Bey joins select company as Pistons rookie wins NBA East Player of the Week honors
Maddie Meyer (NBAE via Getty Images)
Saddiq Bey can boast of doing something as a rookie that the greatest names in Pistons history – Isiah Thomas, Joe Dumars, Grant Hill – cannot. In fact, a table for two would be enough to accommodate the entire list of Pistons who did what Bey managed on Monday.
Until then, Kelly Tripucka was the only player in Pistons history to be named Eastern Conference Player of the Week. Tripucka, drafted 10 spots after Thomas was made the No. 2 pick in the 1981 draft by Jack McCloskey, won the honor 39 years ago.
So, yeah, Bey would have something to boast about – except on creation day the boasting gene bypassed Bey altogether.
“I’m trying to not really focus on that individual type thing,” Bey said Monday. “I try to just focus on getting better each and every day, every and every week, each and every game. That’s success to me. That’s my mentality.”
He certainly got better last week, though even before that dazzling stretch Bey had opened eyes around the NBA and outperformed his draft slot.
Over four games last week – three of them wins, not coincidentally – Bey averaged 17.8 points and 5.5 rebounds, shooting 71.4 percent overall and 69.6 percent from the 3-point arc, making 16 of 23. Included was a 30-point game to lead Friday’s road win over Boston in which Bey set an NBA rookie record for most 3-pointers made in a game (seven) without a miss. And the Pistons needed all of them; Bey’s triple with 38 seconds to go was the dagger, doubling a three-point Pistons lead.
Bey, 21, also grabbed a career-best 12 rebounds in that win, his second career double-double. He came back in Sunday’s win over New Orleans with career-bests in assists (six) and steals (three), underscoring his versatility. There are few holes in Bey’s game, who was projected as a lottery pick but was still on the board when the Pistons came up at 19.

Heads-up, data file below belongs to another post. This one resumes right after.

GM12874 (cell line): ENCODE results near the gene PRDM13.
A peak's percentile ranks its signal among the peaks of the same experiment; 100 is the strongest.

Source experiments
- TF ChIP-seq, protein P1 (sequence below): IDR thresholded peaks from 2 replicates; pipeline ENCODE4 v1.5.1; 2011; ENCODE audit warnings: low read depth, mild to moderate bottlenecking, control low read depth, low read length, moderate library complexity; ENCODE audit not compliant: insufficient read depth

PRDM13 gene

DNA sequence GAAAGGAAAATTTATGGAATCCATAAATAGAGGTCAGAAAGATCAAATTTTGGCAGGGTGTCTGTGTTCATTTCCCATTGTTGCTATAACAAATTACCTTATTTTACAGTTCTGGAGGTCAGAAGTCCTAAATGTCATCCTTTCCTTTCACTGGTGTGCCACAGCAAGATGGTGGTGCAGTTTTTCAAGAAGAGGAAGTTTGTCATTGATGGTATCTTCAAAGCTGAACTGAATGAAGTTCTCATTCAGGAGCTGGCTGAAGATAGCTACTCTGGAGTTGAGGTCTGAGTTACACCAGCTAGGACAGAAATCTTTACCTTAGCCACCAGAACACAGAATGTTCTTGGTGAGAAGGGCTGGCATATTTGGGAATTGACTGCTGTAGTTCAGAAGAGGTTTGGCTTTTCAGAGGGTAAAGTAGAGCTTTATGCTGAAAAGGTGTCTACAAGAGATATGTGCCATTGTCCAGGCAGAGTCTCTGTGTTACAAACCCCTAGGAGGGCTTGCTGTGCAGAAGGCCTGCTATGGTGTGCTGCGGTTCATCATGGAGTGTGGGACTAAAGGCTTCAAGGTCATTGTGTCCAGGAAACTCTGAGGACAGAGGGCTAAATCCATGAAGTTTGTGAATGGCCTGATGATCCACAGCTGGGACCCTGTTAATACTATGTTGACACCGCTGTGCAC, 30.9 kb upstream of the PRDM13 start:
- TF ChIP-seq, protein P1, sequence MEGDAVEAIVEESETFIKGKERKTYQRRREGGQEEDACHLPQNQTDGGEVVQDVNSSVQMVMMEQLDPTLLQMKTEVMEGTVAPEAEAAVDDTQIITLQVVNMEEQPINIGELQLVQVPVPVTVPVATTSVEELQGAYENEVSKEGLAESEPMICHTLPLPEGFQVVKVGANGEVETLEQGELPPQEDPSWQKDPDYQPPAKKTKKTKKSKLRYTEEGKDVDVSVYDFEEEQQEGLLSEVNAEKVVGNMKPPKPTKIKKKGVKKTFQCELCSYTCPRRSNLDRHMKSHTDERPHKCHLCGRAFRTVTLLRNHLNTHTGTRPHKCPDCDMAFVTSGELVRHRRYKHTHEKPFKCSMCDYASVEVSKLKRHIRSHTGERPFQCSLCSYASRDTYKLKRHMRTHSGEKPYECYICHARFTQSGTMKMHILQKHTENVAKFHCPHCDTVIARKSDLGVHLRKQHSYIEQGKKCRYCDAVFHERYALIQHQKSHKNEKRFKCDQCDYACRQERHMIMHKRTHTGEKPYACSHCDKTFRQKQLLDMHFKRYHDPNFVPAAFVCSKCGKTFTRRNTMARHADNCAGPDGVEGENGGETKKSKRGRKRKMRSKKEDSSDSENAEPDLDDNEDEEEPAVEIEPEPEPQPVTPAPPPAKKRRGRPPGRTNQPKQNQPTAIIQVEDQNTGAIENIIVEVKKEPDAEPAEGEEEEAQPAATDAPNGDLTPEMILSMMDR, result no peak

The Pistons obviously were fans of Bey’s going into the draft, but you never know how quickly a rookie will be able to contribute in any meaningful way. Bey had Dwane Casey practically at “hello.”
“It didn’t take me long. Just his physicality. That was the first thing that stuck out – before his shooting – just how tough he was, how hard he played. You weren’t going to move him around. You weren’t going to intimidate him as a rookie.”
Bey ranks third among all rookies in 3-pointers made with 49 and he’s hitting them at a 42.2 percent clip. He’s also been a reliable defender, especially valuable for his ability to stay in front of guards or to switch on to bigger forwards and avoid being bullied.
“He’s an even-keeled young man, which serves young players well in this league,” Casey said. “He’s not sensitive to coaching. You can get on his behind. He can take it. That comes from his coaching and teaching at Villanova. That stuck out to me. Now his defense has taken a step forward.”
Bey’s readiness as a rookie gives Casey plenty of lineup flexibility and makes the Pistons an especially versatile defensive team when he’s in lineups that include athletic players of similar size like Jerami Grant, Josh Jackson and Sekou Doumbouya. And his shot-making ability makes him a player who’s going to be tough to keep out of the lineup no matter the matchup.
Does any part of his rapid ascent come as a surprise to the exceedingly humble Bey?
“Coming out, I didn’t know what to expect at all,” he said. “My mentality was just to come in and work and help the team as much as possible in whatever role I had. Just try to be the best at my role.”
For one week at least, there was nobody better at it in the entire Eastern Conference. And better days are ahead.
“He’s still scratching the surface,” Casey said. “His future is going to be bright with the Pistons organization.”